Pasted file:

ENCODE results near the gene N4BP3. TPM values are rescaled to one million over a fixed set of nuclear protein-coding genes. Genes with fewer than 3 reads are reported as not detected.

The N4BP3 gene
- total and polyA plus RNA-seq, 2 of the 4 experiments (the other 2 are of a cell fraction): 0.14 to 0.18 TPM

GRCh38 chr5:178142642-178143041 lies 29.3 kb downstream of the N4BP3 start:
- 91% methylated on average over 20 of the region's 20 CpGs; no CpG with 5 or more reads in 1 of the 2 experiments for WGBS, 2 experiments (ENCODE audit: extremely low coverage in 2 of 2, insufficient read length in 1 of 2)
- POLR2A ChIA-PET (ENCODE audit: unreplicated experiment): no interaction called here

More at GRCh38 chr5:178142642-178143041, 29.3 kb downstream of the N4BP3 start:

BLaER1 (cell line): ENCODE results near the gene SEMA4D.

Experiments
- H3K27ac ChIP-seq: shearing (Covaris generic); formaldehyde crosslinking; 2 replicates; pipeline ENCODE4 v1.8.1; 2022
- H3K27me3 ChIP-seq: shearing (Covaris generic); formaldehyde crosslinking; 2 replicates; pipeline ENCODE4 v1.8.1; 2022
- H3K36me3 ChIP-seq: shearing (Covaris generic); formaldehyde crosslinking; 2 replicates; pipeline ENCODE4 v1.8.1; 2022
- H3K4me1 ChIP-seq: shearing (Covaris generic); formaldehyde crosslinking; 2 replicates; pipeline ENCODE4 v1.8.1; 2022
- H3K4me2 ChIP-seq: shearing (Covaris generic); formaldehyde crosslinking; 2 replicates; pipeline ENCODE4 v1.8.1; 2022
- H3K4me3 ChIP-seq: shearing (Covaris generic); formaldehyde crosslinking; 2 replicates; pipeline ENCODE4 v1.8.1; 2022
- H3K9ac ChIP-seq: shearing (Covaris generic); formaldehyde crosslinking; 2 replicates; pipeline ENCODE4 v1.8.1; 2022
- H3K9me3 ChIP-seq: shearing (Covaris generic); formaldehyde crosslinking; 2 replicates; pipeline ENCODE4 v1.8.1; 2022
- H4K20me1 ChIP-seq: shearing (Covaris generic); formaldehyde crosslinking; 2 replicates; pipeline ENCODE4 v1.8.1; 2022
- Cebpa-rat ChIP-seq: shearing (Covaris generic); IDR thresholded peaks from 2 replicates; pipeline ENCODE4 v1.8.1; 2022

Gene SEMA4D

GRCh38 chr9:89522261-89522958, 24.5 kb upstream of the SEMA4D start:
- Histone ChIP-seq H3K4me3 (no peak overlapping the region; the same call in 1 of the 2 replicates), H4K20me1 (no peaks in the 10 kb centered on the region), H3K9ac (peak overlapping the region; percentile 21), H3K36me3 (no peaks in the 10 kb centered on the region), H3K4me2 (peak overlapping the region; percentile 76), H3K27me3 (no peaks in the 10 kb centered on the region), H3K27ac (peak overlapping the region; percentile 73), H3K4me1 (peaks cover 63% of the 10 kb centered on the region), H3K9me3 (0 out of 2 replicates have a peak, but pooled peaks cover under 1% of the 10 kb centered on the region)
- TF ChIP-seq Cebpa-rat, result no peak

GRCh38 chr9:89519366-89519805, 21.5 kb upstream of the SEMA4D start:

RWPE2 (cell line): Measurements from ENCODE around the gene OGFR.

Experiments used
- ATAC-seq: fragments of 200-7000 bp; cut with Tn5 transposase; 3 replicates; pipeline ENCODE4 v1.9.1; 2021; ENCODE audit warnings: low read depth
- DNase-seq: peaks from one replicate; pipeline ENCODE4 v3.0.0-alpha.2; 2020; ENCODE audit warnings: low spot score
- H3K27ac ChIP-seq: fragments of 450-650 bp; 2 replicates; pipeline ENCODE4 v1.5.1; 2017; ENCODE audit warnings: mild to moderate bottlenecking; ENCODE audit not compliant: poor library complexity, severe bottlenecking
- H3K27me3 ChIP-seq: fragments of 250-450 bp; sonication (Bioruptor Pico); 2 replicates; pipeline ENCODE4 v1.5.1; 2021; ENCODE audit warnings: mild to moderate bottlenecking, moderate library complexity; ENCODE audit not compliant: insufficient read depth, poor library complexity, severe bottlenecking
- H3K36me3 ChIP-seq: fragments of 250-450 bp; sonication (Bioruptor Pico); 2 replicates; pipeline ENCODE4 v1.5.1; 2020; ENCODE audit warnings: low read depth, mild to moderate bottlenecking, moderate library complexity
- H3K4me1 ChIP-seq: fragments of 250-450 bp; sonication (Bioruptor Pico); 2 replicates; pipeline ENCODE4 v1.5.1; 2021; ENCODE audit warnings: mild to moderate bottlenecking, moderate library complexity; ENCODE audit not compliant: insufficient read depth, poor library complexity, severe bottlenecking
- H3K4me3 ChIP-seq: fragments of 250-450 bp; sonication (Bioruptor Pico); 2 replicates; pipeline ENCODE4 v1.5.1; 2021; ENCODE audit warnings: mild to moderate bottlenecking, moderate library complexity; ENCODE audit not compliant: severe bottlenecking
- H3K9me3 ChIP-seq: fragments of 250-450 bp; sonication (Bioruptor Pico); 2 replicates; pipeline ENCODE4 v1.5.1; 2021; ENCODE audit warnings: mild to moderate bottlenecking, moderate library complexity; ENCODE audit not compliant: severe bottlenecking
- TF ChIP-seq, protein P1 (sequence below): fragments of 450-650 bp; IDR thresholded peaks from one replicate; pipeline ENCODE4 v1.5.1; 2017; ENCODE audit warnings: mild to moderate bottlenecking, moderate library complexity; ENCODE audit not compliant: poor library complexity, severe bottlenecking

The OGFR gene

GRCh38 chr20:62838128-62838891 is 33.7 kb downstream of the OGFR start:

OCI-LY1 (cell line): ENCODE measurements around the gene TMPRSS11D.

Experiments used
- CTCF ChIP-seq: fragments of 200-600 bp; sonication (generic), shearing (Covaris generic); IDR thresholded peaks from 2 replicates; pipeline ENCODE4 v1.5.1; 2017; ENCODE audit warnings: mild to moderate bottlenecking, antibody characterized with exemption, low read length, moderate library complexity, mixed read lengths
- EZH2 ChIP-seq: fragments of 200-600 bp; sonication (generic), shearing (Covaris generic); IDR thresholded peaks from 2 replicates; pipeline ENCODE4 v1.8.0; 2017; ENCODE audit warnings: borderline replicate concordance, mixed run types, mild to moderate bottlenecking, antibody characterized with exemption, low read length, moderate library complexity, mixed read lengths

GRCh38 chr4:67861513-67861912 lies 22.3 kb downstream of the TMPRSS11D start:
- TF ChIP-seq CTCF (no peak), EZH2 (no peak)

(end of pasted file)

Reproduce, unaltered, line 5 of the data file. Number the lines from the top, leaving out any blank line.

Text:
- 91% methylated on average over 20 of the region's 20 CpGs; no CpG with 5 or more reads in 1 of the 2 experiments for WGBS, 2 experiments (ENCODE audit: extremely low coverage in 2 of 2, insufficient read length in 1 of 2)